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UK house price growth slowest since May 2013: RICS

Thursday, January 15, 2015 - 08:40
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British house prices rose at their slowest annual pace since May 2013 at the end of last year, as tighter lending rules and a looming national election weighed on buyer demand, an industry body said on Thursday.

[LONDON] British house prices rose at their slowest annual pace since May 2013 at the end of last year, as tighter lending rules and a looming national election weighed on buyer demand, an industry body said on Thursday.

The Royal Institution of Chartered Surveyors (RICS) said its monthly house price balance sank to +11 in December from +13 a month before. The index measures surveyors' assessment of whether house prices have risen or fallen on an annual basis over the previous three months.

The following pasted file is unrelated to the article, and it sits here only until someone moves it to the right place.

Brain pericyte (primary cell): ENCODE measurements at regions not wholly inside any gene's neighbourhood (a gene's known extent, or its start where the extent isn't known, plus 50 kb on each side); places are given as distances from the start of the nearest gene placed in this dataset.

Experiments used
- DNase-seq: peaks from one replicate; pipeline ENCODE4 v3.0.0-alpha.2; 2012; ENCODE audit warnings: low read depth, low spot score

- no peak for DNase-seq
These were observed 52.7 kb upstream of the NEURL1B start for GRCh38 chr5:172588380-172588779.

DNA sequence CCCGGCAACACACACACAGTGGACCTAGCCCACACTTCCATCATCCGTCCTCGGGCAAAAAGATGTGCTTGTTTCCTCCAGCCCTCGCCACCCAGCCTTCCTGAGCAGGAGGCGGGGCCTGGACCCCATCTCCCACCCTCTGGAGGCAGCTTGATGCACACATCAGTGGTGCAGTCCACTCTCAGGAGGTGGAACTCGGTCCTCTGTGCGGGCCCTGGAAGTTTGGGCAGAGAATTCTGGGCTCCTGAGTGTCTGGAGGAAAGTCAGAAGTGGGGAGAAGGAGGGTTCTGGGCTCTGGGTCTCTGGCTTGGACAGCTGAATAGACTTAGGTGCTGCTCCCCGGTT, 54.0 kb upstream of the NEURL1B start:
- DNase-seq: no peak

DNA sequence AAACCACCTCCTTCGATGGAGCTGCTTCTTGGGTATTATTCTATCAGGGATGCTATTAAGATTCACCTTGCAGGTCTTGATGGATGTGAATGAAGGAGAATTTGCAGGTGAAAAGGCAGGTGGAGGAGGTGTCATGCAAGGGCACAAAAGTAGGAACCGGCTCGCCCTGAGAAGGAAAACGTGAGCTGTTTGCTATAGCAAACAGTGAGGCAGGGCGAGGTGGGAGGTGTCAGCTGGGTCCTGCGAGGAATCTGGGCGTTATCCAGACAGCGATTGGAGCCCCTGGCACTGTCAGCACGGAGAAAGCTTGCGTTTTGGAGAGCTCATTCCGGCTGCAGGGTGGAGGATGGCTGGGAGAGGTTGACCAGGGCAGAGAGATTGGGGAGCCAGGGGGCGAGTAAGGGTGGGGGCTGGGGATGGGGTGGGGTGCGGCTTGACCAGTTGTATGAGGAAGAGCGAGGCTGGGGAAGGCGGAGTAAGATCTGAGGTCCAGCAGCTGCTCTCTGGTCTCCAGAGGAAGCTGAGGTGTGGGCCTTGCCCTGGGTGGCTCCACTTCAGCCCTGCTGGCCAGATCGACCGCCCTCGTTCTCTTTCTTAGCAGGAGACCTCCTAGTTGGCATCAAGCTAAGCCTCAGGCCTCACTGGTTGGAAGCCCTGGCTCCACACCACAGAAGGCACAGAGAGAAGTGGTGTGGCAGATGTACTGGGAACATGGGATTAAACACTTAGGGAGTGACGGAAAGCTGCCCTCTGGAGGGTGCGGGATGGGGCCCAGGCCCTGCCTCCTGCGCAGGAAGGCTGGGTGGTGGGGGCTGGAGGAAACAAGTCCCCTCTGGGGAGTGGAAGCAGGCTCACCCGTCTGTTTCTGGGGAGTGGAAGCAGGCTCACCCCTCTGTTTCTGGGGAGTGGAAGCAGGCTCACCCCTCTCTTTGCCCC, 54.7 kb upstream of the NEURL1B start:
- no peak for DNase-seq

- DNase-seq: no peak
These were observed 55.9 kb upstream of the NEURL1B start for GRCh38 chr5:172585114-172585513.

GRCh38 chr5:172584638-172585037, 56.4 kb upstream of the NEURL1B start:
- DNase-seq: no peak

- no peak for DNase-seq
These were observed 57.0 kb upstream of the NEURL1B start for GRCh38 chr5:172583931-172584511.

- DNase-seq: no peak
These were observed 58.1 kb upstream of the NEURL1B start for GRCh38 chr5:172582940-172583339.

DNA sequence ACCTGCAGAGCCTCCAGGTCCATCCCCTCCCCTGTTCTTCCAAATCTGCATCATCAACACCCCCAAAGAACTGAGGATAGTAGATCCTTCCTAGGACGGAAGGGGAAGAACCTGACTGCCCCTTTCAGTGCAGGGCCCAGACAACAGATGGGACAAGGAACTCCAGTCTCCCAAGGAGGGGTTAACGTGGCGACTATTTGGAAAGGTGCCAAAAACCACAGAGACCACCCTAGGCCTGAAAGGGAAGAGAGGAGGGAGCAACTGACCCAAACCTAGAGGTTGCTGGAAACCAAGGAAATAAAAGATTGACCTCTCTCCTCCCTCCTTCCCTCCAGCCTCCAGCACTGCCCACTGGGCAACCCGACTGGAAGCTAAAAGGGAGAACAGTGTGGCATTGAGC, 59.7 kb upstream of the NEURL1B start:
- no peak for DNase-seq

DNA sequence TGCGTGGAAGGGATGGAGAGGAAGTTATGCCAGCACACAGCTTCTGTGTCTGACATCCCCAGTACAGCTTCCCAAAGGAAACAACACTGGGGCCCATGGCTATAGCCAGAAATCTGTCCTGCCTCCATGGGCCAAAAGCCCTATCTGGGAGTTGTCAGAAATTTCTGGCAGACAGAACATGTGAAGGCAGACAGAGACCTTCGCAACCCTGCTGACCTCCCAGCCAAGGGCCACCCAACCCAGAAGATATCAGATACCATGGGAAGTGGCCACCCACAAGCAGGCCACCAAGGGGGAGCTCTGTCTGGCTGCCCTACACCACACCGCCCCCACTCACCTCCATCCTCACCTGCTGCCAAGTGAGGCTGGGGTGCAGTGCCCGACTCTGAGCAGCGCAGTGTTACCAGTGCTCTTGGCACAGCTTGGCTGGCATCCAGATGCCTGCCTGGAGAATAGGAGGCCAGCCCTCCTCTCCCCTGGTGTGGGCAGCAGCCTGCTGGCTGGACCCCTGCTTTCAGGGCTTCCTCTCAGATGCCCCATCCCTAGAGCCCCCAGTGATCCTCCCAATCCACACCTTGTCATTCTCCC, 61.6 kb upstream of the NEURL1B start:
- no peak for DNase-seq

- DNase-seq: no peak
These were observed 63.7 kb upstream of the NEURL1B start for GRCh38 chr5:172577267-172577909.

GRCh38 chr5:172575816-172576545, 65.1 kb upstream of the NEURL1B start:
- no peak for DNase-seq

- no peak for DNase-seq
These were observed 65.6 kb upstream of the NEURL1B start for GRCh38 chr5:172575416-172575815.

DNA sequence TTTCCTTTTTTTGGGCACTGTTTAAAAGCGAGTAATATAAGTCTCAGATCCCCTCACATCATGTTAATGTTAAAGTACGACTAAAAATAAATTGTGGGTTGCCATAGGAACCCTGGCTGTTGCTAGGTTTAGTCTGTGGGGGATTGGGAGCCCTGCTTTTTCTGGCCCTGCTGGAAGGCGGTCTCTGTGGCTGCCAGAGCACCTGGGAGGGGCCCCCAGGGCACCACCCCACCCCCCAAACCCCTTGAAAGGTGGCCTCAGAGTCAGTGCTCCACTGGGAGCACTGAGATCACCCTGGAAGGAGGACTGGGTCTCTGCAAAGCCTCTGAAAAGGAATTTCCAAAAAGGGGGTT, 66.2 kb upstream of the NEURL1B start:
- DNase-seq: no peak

Britain's housing market has been slowing since mid-2014, when regulators required banks to make closer checks on whether borrowers would still be able to afford mortgage repayments if interest rates rise sharply.

Mortgage lender Halifax said last week that house prices in the fourth quarter of 2014 were up 7.8 per cent on the year, down from a peak of 10.2 percent in July.

RICS said that as well as tighter lending rules, the national election due on May 7 was also causing both buyers and sellers to pause for thought. "With new instructions still flat at a headline level as has been the case for most of the last year it seems implausible that the dip in demand will result in very much of a decline in house prices," said RICS chief economist Simon Rubinsohn.

RICS said its members continued to expect that a cut in property transaction tax for homes costing under 937,000 pounds announced by finance minister George Osborne in December would boost prices and sales by 2-5 per cent in 2015 as a whole.

But prices and volumes were expected to fall in London, as expensive homes would be subject to higher taxation, RICS said.

RICS reported in November that house prices in London fell at their fastest rate since October 2010, and the pace of decline eased only slightly in December.

REUTERS